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I'm taking my extended family on the San Juan (SI to MH) this summer. We will need to transport five 15' rental oar rigs about two hours to the put in. The question is how many rafts is too many to stack on a trailer? I figured someone probably has a spectacular story about learning the hard way...

Considerations:
  • We are putting in at Sand Island and have a reservation to camp there the night before launch so we'll have time to futz around with rigging
  • I could probably get two trailers so don't need a super stack of 5
  • We could stack the top 3 or 4 rafts unloaded so we don't need a forklift to get them up on the stack
  • We are going to self shuttle one vehicle to Mexican Hat so we aren't concerned about minimizing how many vehicles we take to save on shuttle costs

Thanks!
 

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In my guiding days we routinely stacked 5 boats and occasionally 6. Mind you those trailers were far beefier (i.e. heavier) than most private use trailers. Cross winds are certainly something to consider. One time crossing over a highway overpass a particularly strong gust blew the trailer and raft stack onto its side severing the tie downs and sending the rafts tumbling hundreds of feet along the side of the highway.
 

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I've done 2 or 3 stacked oar rigs on several occasions and it works allright. The guiding companies regularly stack 5 or 6 or even 7 boats...but they are just the rafts...no frames, oars, gear and other stuff. I'd say the limiting factor is the trailer and the vehicle pulling it. 5 fully outfitted oar rigs sounds difficult to me without a pretty large trailer and a big dually diesel to pull them. I personally wouldn't do more then 3 and even that is pushing it for a lot of trailers.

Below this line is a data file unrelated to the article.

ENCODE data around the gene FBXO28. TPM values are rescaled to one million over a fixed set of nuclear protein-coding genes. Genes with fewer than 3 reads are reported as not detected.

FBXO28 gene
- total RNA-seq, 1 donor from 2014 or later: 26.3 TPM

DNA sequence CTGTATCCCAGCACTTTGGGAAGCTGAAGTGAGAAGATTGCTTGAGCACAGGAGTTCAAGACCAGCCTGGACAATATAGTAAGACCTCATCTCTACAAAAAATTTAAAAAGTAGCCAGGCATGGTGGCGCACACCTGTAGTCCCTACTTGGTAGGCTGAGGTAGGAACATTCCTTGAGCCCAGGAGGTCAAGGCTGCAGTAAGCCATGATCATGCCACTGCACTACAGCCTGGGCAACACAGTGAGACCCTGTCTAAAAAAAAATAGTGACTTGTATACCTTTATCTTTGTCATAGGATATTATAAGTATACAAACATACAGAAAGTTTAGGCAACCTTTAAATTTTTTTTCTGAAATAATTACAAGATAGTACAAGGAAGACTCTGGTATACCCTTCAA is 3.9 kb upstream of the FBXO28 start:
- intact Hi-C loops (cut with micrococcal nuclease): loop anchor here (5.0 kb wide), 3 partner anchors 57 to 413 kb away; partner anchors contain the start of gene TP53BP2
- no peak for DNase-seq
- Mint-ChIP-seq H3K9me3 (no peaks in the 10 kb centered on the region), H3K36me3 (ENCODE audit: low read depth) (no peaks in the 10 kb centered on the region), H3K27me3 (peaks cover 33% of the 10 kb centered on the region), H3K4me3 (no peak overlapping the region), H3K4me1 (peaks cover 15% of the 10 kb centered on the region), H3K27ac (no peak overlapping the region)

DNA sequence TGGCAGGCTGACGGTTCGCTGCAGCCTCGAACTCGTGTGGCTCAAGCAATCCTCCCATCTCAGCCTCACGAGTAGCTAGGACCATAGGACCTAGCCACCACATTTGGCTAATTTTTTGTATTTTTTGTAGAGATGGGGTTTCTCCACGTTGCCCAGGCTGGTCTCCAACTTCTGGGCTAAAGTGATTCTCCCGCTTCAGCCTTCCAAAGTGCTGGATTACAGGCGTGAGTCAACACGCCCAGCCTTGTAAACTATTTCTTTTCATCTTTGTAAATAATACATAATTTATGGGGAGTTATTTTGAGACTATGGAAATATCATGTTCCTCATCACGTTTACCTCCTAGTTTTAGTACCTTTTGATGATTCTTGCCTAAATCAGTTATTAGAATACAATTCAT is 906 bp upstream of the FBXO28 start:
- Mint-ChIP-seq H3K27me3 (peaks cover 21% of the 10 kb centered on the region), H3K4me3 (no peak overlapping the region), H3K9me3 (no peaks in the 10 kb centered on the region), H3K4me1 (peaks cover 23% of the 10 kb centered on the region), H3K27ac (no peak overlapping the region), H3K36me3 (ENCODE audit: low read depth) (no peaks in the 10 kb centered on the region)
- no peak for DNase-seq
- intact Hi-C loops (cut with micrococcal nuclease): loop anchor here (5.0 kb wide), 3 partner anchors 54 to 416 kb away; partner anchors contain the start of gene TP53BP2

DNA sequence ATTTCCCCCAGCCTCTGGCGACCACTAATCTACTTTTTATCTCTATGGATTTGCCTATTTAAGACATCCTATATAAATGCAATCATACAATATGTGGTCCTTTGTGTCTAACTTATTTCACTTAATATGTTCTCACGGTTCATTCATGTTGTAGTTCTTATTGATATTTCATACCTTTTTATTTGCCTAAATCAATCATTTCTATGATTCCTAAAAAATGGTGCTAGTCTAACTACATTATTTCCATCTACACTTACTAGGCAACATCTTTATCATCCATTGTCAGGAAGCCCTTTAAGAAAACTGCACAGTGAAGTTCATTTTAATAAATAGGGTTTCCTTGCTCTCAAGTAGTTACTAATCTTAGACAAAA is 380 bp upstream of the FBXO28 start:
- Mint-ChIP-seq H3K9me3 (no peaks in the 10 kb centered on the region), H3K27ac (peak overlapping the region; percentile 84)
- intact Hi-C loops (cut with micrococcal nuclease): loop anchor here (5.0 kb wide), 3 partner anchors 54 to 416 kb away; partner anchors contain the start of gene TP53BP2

It might be easier and more reasonable to just inflate and rig them at the put in especially if you are getting there the day before. There are options for battery powered inflation. If all you are doing is transporting a blow up boat with nothing in it...its not gonna save you that much time at the put in and complicates transporting the boats.
 
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If you need to go more than a 3 stack, we drop the towers on the lower boats and rotate the kick bar and deflate them with all the rigging in place. It only works if your frames don't have drop rails but is really slick. Alternatively, you can put the frames from the deflated boats on the top of the stack.
 

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3 is a comfortable stack, 4 is pushing it, and 5, well not with frames and such. I'd opt for 2 trailers if you have the ability
 

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for that many boats I would roll 'em and stack the frames (with something between the frames and the rolled boats) . I have seen outfitters stacks up to 6 or 7 paddle rafts on a trailer (partly deflated) for shortish drives...but I wouldn't do it.
 
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